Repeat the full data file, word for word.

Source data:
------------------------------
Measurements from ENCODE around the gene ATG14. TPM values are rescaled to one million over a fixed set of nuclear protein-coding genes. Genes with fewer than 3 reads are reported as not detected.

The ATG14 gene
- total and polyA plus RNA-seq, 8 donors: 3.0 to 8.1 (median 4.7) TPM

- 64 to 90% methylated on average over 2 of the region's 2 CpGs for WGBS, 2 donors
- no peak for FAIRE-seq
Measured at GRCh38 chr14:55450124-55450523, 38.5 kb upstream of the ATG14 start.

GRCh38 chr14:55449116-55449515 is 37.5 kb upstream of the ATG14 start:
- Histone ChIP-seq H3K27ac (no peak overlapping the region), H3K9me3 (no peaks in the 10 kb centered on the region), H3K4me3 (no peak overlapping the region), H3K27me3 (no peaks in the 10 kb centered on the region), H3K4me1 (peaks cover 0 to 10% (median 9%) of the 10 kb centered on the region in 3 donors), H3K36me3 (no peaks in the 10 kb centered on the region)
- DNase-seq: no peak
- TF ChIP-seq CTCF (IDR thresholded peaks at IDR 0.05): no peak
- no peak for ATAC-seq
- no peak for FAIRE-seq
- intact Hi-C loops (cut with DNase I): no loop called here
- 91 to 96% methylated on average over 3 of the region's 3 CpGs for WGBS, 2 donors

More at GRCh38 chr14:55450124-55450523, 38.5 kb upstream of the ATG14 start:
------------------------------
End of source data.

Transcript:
Measurements from ENCODE around the gene ATG14. TPM values are rescaled to one million over a fixed set of nuclear protein-coding genes. Genes with fewer than 3 reads are reported as not detected.

The ATG14 gene
- total and polyA plus RNA-seq, 8 donors: 3.0 to 8.1 (median 4.7) TPM

- 64 to 90% methylated on average over 2 of the region's 2 CpGs for WGBS, 2 donors
- no peak for FAIRE-seq
Measured at GRCh38 chr14:55450124-55450523, 38.5 kb upstream of the ATG14 start.

GRCh38 chr14:55449116-55449515 is 37.5 kb upstream of the ATG14 start:
- Histone ChIP-seq H3K27ac (no peak overlapping the region), H3K9me3 (no peaks in the 10 kb centered on the region), H3K4me3 (no peak overlapping the region), H3K27me3 (no peaks in the 10 kb centered on the region), H3K4me1 (peaks cover 0 to 10% (median 9%) of the 10 kb centered on the region in 3 donors), H3K36me3 (no peaks in the 10 kb centered on the region)
- DNase-seq: no peak
- TF ChIP-seq CTCF (IDR thresholded peaks at IDR 0.05): no peak
- no peak for ATAC-seq
- no peak for FAIRE-seq
- intact Hi-C loops (cut with DNase I): no loop called here
- 91 to 96% methylated on average over 3 of the region's 3 CpGs for WGBS, 2 donors

More at GRCh38 chr14:55450124-55450523, 38.5 kb upstream of the ATG14 start: